My absorption with Mandelstam was probably an echo of that earlier experience. The elegiac "ring" I attempted to close in the poem in memory of Joseph Brodsky (see hgpoetics archives for 1.9.03) - the ring of elegies beginning with Auden's for Yeats, echoed by Brodsky's for Eliot - was actually a revision of an earlier poem in which I recounted my adolescent effort to "become" Nabokov. The 3rd part of that poem - about the boy and the moth - fuses the two: it's based on a Brodsky poem on the same subject, which in turn was drawn from a Nabokov short story.

I haven't been blogging much lately because I'm trying to work on a novel - & reading Nabokov again. I feel sometimes like a character in some Nabokov parody of American life - or a smudged mirror-image of that Russian, who carried around an alien infusion of English since childhood. In the "post-avant" world of subcultural poetics, sometimes I feel like the protagonist (Cincinnatus) in Invitation to a Beheading.

The "plot", you may recall, of Stubborn Grew, is triggered by a search for a lost black cat named Pushkin, & leads to a "CATabasis", or journey to the underworld - the underworld of American "POEtics".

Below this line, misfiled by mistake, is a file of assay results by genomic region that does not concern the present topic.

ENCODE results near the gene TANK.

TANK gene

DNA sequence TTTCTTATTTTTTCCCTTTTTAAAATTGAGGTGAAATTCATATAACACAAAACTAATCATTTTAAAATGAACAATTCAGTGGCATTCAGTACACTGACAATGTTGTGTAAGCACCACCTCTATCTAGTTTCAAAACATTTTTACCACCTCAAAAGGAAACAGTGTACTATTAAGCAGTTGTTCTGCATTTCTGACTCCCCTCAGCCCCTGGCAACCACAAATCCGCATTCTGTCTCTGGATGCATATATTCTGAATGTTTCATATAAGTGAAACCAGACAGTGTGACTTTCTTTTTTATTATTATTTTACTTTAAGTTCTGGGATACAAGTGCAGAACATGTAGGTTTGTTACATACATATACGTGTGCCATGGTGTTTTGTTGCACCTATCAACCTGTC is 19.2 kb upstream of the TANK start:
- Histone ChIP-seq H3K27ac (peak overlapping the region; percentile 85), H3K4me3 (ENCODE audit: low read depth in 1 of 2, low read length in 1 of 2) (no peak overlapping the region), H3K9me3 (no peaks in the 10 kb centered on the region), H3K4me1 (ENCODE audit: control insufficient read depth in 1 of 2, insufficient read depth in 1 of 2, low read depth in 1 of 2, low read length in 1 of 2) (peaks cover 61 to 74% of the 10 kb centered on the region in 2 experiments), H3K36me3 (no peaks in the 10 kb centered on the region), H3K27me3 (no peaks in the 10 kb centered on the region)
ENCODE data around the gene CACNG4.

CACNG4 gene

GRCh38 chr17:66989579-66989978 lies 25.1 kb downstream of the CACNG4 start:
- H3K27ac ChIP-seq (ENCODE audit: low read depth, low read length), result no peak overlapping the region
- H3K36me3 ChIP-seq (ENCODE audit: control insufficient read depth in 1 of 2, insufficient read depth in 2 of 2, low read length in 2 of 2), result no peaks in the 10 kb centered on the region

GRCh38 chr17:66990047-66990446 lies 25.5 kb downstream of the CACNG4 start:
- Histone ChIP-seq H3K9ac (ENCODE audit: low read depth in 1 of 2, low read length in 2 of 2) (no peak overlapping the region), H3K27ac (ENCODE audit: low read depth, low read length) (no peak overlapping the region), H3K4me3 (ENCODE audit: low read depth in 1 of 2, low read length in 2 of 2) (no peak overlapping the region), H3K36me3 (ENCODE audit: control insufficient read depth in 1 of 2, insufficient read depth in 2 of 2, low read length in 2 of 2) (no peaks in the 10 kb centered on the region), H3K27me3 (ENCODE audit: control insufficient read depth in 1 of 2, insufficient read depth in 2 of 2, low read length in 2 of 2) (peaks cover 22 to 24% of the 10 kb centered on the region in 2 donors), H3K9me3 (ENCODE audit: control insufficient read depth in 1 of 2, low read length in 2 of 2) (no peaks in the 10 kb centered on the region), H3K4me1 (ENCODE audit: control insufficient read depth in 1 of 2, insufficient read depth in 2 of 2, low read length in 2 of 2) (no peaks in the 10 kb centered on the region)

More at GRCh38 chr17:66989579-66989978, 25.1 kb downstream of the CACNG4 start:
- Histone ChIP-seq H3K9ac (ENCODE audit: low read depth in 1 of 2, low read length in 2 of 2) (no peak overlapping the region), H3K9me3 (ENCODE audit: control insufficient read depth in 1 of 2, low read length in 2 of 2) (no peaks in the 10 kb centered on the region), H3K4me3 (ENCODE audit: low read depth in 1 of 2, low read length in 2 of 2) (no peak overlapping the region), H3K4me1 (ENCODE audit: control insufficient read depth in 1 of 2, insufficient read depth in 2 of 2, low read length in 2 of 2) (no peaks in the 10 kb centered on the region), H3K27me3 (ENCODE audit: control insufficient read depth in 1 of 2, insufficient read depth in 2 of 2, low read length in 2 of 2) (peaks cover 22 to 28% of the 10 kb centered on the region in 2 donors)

I am a prairie dog. Early poem written by young prairie dog:


Why are the plains like memory,
and the sea like a daydream
where the sun breaks in pieces
of old musicals, blind summers?

The farmhouse far from the ocean
carries my death on waves of wheat,
and bears a heavy childhood too,
bearing a heavy child, my fields -
where we look away to
when the tools are put down
and our hands are free.

When the head leans on the doorpost
and the arms are folded, almost waiting,
the mind could become a river flowing south
and shaking with that human sound.


Tim & David are talking about the definitions of "social poet".

Responding to Tim : 20th cent. lit is more than modernist anti-mass culture struggles. Think of Nabokov or Thos. Mann. Beneath the idea that there is no synthesizing of elite & mass culture is the assumption that there is no viable or culturally normative middle class.

It might be better to focus on the characteristics of poetry per se rather than trying to identify character traits or allegiances of individual poets. Because poetry-making is inherently social, and at the same time, social issues are irrelevant. How so? Because poetry-making is like other kinds of art-making : it involves a "primitive", childish kind of fetishization of objects. The poem for the poet is a fetishized object, a container for impulses of love & fascination. This is true regardless of the poet's social background, cultural assumptions, political ideals, intellectual allegiances, etc. So in a way poetry-making is a hobby, an obsession, a meeting-ground, A PLAY SPACE, where social categories lose their seriousness to some degree. & in this very un-seriousness resides its most important social function.


My poems are a river, and my Poem is ABOUT the river beside which I was born & raised. Get used to it, folks : I AM the "mainstream"!
Perhaps a brief & partial literary timeline will reveal to some extent why I feel puzzled & alienated by the epiphenomena of New American jumbo shrimp, leading to various collisions of the late 90s on the Buffalo Poetics List.

HG Timeline